With of biomechanical forces on the brain are

With the thought ofclinicians underdiagnosing mTBI, it became apparent to researchers that theeffects of biomechanical forces on the brain are to be measured at themicroscale since most cellular network responses are scalable to the complexfunctions of a tissue 4, 6. In order to model such effects, forces are to beapplied over an elapsed time of approximately 50 milliseconds to replicate the rapidand impulsive dynamic loading of the brain onto the skull 3, 4. Pulsedhigh-intensity focused ultrasound (pHIFU) has become a preferential gatewayinto modelling this scenario because the 50 ms bursts of acoustic shockwavesthat impinge on the surface of a neuronal cell culture can cause them to deform8. Moreover, in vitro cell modelsare relatively quick and efficient to study morphological change, a primarydeterminant that initiates a cascade of events leading to excitotoxic cell death,programmed cell death and post-synaptic receptor modifications 4, 6, 7.1.

1.1Injuring the brainTwo categories that are prominentin understanding the mechanism to induce TBI are contact and inertial forces4. When an individual strikes their head against a blunt surface, both forcesare observed in a process called impact loading4. On the other hand, when the head undergoes a series of impulsive motionsin the absence of being physically struck, only inertial loading occurs 4.

Given that injuries associated withcontact forces, which involve skull depression or fracture, strongly correlatewith moderate and severe TBI, they are, however, absent in mTBI 1, 4.            Hypothesizingthat inertial forces motivate mTBI, investigators in the 1940s and 1950s deducedthat peak linear load was linked to a transient increase in peak pressure at asingle location within the brains of their animal subjects 4. Illustrated inFig. 1.1, it was also found that another form of inertial loading is rotational acceleration, defined as thecerebral hemispheres rotating about the midbrain and thalamus in theanterior-posterior plane 3.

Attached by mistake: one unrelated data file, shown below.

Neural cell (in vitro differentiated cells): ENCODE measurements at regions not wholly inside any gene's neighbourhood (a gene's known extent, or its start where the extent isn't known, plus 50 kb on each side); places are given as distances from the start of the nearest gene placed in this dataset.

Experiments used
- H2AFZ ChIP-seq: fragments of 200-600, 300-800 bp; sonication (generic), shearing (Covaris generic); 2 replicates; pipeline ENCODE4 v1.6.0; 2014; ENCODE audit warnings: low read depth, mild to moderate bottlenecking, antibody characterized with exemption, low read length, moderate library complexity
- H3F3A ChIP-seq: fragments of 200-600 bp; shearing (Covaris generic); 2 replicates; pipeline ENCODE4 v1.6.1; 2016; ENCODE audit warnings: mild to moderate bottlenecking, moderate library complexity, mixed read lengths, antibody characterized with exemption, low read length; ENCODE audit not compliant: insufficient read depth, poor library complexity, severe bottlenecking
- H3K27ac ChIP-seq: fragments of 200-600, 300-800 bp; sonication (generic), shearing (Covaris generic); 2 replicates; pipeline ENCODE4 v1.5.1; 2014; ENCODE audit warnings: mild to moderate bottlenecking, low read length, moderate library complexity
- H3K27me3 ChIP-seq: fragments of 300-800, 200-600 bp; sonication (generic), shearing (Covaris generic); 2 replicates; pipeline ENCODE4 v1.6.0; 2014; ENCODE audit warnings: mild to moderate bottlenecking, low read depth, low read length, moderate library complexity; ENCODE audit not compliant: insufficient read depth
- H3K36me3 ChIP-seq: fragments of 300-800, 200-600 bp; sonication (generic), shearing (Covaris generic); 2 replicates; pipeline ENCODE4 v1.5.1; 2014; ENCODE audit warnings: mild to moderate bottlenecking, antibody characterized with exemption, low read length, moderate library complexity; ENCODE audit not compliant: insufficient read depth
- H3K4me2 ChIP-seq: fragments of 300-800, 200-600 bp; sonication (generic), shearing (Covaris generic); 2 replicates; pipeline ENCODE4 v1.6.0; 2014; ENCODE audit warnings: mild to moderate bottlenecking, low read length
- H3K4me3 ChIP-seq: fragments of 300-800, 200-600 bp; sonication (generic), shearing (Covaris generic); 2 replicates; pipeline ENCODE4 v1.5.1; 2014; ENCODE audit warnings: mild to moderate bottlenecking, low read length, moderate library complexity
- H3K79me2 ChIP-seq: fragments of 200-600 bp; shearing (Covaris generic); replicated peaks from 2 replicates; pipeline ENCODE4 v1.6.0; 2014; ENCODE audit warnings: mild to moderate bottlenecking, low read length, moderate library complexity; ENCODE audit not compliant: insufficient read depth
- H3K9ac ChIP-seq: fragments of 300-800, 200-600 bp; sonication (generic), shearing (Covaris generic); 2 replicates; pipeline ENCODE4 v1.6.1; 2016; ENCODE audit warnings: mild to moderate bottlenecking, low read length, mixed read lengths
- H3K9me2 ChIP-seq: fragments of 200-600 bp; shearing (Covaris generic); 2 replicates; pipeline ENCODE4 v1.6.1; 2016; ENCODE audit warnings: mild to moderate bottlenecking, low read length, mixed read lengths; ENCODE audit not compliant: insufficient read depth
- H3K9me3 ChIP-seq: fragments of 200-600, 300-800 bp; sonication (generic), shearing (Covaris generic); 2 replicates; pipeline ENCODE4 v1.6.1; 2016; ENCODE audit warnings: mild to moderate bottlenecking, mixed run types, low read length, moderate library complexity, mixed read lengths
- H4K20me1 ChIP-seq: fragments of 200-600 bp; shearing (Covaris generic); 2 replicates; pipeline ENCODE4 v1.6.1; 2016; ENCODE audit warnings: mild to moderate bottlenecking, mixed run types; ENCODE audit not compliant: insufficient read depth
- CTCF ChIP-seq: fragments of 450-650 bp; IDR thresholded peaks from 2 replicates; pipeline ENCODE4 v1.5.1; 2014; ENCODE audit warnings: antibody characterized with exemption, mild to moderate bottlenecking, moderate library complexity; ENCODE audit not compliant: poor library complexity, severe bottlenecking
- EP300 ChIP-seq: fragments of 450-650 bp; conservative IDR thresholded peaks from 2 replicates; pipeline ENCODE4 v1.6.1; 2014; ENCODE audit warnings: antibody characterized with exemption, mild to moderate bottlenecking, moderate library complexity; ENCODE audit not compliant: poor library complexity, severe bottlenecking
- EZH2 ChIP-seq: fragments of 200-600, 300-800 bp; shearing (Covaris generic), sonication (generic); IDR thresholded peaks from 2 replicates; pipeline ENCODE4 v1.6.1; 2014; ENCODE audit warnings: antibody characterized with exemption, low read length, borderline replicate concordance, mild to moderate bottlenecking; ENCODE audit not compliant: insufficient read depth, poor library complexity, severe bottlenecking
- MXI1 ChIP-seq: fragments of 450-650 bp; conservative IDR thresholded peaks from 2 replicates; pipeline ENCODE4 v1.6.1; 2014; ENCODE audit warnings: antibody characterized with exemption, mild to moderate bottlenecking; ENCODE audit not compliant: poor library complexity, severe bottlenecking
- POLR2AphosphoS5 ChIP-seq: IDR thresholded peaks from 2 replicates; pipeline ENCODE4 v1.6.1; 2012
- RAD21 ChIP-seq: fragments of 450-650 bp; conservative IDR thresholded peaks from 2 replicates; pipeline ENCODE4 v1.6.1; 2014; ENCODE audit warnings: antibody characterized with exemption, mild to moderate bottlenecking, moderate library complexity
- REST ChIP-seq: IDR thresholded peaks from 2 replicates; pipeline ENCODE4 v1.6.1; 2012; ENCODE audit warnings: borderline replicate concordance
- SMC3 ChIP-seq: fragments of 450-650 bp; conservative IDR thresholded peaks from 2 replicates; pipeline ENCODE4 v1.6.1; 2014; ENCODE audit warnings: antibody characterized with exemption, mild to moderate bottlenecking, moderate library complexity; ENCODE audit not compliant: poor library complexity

Since brain is ultimately composed of water, itis a relatively soft biologic material that resists anatomic change in thepresence of an applied momentary load 4. Nonetheless, brain is readily susceptibleto deformation under the application of shearing forces, the resultant responseto rotational head loading 4. Shear deformation has become known as theforemost factor in predicting concussions because in the absence of forcefullyrotating the brain, traumatic unconsciousness is unprocurable 4. With themidbrain and diencephalic region experiencing the greatest exertion ofrotational forces while consisting of the most alert neurons, interpreting theirelectrophysiological and biochemical responses upholds the ability to properlydiagnose the severity of a TBI event 3, 4, 6.

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